They thought he was hard-hearted, and they hated him for it. They talked about him and his stinginess and prayed that G-d, blessed be His Name, would remember his meanness. The children feared him and threw stones at him when he walked in the street. Yossele, like everyone else, eventually got old and sick. The word spread that he was finally nearing the end. Before he died the community burial society went to him and asked for a ritual gift of a thousand rubles for the poor. He turned his head to the wall, refusing even to speak with them. So they left him and he died alone.
After his death they searched his big house, but could find no money at all, and so they buried him outside the community in an unmarked pauper’s grave, a fitting end, they thought, for a man who had not recognized the poor while he lived.
But then disturbing changes began to surface. Just before the Sabbath, the community leaders started approaching the rabbi for money to be given to poor women and children and old people. He gave them what he could, when he could. But he asked them, “What did you do before? Why are you asking me now? You never did previously.” The rabbi began making inquiries. To his horror he found that every week before the Sabbath, Yossele had been secretly giving to the poor so that they did not have to beg from the leaders or the rabbi. And he had given so that no one, not even those who received his generosity, would know.
The rabbi was distressed. Yossele had been the holiest of them all and now they didn’t even know where he was buried. They had treated him so vilely – doing to him what they had accused him of, blaming him for what really was their own shallow judgment and smallness of mind and heart. The rabbi gathered the whole community and decreed that they would fast and do penance for what they had done to Yossele while he was alive and for how they had dishonored him in death. They must ask Yossele to forgive them and their mean-spiritedness, and they must ask for some sign that they were forgiven. They all set to it with fervor.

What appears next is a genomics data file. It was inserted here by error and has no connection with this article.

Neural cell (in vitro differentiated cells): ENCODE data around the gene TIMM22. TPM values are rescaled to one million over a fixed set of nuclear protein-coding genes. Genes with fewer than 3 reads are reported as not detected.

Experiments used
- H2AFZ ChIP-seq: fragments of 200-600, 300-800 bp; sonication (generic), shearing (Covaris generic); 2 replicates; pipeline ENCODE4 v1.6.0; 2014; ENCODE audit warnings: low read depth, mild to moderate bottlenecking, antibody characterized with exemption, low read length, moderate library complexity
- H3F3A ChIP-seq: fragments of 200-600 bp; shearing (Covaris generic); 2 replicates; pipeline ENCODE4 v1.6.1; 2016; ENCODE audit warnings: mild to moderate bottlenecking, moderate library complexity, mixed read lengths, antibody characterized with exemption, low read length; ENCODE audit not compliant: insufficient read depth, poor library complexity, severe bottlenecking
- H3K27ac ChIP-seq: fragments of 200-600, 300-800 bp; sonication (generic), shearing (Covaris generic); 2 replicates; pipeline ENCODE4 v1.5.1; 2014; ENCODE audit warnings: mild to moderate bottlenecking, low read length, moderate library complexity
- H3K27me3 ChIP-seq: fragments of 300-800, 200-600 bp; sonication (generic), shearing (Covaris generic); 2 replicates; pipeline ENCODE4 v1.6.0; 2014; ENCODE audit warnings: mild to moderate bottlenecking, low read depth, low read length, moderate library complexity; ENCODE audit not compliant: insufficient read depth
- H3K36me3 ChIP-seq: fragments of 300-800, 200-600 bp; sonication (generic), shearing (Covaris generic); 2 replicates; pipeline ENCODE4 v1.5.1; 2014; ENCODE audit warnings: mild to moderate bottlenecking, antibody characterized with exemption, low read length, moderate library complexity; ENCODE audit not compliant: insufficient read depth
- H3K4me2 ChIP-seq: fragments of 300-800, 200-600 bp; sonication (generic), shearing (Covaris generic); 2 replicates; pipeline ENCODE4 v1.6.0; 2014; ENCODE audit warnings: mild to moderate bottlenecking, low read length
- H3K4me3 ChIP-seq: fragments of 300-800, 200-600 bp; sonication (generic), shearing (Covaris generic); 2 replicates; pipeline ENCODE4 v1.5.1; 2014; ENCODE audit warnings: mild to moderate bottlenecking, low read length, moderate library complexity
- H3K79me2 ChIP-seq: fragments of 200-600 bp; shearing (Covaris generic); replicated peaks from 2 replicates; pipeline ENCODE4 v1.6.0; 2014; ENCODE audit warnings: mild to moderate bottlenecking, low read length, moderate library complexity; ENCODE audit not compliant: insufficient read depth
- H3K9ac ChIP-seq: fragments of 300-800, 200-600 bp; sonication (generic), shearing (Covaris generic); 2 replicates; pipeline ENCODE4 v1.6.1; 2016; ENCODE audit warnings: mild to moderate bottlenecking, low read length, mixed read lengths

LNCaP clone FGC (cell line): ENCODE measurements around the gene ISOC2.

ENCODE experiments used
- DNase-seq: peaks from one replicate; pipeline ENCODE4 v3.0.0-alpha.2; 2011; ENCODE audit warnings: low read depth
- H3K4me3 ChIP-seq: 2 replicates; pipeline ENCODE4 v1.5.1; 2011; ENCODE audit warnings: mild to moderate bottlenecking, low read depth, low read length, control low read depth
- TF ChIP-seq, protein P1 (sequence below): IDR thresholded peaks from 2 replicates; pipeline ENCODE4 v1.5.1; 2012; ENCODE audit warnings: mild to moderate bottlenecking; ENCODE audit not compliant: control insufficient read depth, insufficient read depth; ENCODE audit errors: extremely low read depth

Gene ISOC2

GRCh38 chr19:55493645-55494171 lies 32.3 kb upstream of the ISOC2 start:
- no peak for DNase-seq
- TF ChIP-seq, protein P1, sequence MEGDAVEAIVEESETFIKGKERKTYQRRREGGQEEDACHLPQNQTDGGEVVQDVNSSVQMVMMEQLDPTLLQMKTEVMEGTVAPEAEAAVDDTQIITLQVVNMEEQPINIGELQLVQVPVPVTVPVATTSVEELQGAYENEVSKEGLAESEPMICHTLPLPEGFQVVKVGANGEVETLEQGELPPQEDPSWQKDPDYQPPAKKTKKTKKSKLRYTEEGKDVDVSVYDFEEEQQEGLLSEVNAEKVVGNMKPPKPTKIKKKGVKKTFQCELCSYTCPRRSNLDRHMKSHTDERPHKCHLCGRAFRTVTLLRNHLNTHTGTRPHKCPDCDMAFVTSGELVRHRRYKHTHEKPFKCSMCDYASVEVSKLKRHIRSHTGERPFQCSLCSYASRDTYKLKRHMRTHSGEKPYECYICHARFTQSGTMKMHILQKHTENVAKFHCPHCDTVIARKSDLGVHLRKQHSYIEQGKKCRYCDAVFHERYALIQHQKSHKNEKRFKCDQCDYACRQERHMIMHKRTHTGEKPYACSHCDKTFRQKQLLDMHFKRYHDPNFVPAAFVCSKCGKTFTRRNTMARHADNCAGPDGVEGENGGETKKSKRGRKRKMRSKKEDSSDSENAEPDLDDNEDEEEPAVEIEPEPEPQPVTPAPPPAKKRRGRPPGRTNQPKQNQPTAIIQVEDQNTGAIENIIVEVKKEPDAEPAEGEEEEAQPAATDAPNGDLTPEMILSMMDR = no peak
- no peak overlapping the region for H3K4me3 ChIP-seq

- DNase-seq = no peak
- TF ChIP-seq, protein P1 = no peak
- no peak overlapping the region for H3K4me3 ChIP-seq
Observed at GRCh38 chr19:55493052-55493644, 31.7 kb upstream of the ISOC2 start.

After fasting for some time, the rabbi fell into a trance. And behold, in a vision he saw Yossele in the Garden of Eden surrounded by the righteous. Yossele told him, “Tell the people to stop fasting and doing penance and to go home and live with each other. I have forgiven them. I forgave them every day for what they did and what they thought of me. You see, long ago I asked G-d, blessed be His Name, for a favor. I wanted the honor and the privilege of giving to others the way G-d gives, without anyone’s knowledge and without requiring anyone’s thanks. I wanted them to be so thankful that they in turn would give out of their bounty to others in need.” The rabbi was stunned. When he told the people what he had seen and heard they were speechless. What did they know? There was so much to learn. So much to change!
(this rendition of the story comes from Matthew: The Book of Mercy by Megan McKenna. We also recommend listening to the heart rending version by Reb Shlomo Carlebach)